Speaking about challenges in health services, Bissell underlined that “few medical professionals understand the essential role of inhaled cortico-steroids in asthma management, rather they prescribe the reliever medication alone. Health services are often not organized for long term chronic care and health workers are not trained in asthma care. Procurement environment can effect access to medicines: market usually does not encourage rationale procurement. Nonessential medicines are often pushed by pharmaceutical companies and specialist physicians.”
The Union and Global Asthma Network reports that asthma medicines were part of essential medicines listed in only 10 countries surveyed, and were available in 41 percent of private pharmacies surveyed, distressingly along with 17 percent of public hospitals surveyed.
Therefore, the Asthma Drug Facility was created by The Union to provide affordable access to quality-assured essential asthma medicines for low and middle income countries. Although critically needed in today’s context, yet it is on hold since 2013 due to lack of funds and demand from countries.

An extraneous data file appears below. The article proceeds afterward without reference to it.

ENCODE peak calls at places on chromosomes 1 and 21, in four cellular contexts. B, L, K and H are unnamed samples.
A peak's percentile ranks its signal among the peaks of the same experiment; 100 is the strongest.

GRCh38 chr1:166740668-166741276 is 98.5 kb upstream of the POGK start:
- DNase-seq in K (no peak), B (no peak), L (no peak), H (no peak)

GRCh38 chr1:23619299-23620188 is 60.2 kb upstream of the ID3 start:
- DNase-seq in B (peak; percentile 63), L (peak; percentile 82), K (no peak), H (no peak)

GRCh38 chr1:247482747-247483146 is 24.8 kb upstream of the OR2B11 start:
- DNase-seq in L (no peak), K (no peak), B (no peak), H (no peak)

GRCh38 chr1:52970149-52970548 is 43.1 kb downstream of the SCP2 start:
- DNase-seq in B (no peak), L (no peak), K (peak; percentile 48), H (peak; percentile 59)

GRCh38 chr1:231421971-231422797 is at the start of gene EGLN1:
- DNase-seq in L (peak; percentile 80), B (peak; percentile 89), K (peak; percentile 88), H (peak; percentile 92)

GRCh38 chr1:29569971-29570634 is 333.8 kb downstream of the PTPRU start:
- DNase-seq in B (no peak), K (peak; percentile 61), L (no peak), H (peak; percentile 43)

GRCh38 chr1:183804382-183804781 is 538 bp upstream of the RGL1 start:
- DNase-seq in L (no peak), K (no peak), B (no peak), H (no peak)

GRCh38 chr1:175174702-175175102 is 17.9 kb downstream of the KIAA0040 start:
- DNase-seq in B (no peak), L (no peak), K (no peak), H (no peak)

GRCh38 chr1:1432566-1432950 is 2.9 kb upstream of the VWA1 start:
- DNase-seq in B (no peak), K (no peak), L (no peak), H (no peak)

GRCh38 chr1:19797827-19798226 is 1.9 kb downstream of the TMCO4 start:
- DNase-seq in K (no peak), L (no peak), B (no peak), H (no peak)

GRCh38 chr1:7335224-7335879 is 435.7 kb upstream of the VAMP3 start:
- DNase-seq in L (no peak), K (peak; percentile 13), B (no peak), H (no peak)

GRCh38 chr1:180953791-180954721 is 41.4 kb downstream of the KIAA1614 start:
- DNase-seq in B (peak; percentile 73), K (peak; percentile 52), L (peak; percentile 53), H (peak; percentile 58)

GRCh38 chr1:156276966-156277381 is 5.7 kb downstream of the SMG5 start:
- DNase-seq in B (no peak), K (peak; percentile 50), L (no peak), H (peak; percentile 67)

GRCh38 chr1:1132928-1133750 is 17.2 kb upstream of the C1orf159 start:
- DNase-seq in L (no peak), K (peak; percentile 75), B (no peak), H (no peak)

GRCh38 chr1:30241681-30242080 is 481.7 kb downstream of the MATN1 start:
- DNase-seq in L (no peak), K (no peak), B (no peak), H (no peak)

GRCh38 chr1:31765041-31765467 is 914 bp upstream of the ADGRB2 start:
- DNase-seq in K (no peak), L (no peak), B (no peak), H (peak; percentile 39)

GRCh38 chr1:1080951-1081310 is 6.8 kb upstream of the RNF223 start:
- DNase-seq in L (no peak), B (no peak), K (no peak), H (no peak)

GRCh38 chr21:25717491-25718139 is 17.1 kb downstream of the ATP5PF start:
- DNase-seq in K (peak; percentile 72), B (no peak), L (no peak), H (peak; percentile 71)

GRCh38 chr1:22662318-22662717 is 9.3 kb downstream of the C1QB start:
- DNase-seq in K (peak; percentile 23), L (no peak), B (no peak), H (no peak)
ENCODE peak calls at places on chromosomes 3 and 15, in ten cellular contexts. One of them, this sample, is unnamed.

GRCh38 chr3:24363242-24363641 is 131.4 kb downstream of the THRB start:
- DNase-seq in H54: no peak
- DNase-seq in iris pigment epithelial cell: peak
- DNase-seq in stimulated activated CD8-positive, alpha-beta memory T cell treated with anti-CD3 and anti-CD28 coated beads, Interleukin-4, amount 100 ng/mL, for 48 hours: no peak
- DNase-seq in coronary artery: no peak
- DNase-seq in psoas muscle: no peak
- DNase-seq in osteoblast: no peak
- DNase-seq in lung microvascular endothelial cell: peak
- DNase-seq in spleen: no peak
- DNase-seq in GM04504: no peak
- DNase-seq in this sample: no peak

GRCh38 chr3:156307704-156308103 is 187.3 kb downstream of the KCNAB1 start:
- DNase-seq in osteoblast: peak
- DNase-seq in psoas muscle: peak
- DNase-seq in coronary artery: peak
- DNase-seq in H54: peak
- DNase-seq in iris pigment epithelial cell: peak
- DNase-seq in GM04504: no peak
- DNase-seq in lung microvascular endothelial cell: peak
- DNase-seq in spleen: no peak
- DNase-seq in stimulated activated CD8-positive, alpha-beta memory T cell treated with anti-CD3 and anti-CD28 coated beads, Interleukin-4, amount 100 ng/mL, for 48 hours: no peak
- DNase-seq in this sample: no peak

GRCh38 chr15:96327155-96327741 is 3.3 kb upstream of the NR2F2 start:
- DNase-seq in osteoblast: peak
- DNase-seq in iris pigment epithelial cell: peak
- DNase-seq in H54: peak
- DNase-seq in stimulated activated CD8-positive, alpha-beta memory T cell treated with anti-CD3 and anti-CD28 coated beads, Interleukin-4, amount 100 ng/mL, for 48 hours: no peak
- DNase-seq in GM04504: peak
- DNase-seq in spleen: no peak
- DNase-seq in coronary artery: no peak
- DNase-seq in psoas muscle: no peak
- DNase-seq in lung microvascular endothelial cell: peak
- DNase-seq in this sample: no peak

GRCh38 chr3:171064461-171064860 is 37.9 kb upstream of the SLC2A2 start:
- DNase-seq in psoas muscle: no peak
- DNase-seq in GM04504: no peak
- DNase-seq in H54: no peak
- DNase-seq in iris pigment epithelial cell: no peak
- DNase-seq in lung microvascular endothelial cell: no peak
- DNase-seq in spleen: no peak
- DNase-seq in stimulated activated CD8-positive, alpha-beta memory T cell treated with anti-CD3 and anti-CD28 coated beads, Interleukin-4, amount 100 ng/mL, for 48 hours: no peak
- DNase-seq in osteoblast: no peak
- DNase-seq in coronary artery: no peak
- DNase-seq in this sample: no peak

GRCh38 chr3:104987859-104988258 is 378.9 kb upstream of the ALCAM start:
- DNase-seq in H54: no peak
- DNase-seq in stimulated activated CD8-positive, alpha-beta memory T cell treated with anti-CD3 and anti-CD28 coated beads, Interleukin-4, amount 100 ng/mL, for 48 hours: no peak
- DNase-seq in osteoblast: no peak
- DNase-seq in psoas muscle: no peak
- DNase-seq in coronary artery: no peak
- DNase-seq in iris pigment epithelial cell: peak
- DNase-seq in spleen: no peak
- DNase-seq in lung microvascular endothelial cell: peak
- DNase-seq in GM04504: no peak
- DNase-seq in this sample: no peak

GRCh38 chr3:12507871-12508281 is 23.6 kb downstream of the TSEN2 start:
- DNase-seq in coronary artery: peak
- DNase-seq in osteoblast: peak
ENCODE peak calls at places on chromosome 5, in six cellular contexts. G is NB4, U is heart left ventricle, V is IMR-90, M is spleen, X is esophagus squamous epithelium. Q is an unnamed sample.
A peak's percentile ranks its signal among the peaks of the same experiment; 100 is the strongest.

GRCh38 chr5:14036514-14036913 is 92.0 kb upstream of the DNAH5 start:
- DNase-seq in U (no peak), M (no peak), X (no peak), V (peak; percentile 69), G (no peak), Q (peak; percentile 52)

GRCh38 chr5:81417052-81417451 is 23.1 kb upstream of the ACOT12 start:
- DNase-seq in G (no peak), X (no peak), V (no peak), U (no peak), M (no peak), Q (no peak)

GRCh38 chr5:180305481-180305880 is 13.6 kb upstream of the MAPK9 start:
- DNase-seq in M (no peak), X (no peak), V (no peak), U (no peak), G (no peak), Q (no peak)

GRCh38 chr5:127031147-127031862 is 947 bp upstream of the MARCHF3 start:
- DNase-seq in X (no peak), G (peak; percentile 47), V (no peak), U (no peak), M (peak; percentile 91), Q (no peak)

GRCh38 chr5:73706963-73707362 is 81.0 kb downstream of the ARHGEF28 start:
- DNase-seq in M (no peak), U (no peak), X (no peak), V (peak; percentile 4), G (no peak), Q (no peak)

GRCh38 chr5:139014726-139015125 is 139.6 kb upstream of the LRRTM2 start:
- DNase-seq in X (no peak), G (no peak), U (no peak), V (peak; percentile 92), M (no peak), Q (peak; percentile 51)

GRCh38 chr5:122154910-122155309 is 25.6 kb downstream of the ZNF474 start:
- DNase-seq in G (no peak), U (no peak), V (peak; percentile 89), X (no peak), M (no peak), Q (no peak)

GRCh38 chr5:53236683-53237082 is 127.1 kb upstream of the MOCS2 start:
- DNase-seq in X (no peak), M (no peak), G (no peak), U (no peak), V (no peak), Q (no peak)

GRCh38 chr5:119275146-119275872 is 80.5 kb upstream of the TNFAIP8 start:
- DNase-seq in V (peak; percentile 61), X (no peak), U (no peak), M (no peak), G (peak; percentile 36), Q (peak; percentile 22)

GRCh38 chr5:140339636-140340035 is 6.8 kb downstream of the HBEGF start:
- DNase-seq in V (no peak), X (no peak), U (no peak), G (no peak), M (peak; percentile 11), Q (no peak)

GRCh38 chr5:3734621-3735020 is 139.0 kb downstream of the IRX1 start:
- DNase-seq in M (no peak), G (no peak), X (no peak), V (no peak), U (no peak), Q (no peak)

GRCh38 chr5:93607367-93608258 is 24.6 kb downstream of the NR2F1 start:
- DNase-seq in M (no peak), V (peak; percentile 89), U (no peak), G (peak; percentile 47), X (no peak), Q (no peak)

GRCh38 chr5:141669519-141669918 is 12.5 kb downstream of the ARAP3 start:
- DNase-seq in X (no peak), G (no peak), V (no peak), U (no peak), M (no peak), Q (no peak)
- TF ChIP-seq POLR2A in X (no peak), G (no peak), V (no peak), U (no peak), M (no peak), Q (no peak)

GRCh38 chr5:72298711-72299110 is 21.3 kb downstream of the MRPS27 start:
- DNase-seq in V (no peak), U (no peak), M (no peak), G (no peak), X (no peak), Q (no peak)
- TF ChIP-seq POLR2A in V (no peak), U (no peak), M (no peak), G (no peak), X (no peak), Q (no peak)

The Asthma Drug Facility has mandated more than 50 percent reductions in annual costs for patients with severe asthma, said Dr Bissell. There were enormous cost savings for countries that were using standardized long-term management of asthma and helping avoid unnecessary hospitalization.
But is the cost of hospitalization for asthma patients significant? The cost of hospitalization for an asthma patient of 2 days 4 times a year was calculated to be €269 in Benin, €585 in Sudan, and €852 in El Salvador.
Are asthma medications expensive? Five days’ wages in Ethiopia, eight in Malawi, almost 14 days in Madagascar. Those with severe problems need as many as 16 inhalers a year.
Dr Bissell recommended that at the country level, national asthma management guidelines, based on standardized management of asthma (pro-equity) and essential medicines, are crucial. We also need to get WHO essential medicines on to the national EMLs. Countries must resist undue pharmaceutical influence in policy making particularly related to setting up EMLs. Countries must strengthen and monitor procurement, distribution, prescription and education practices on asthma.
Bobby Ramakant is editor of Citizen News Services (Follow him on Twitter: @CNS_Health and @bobbyramakant)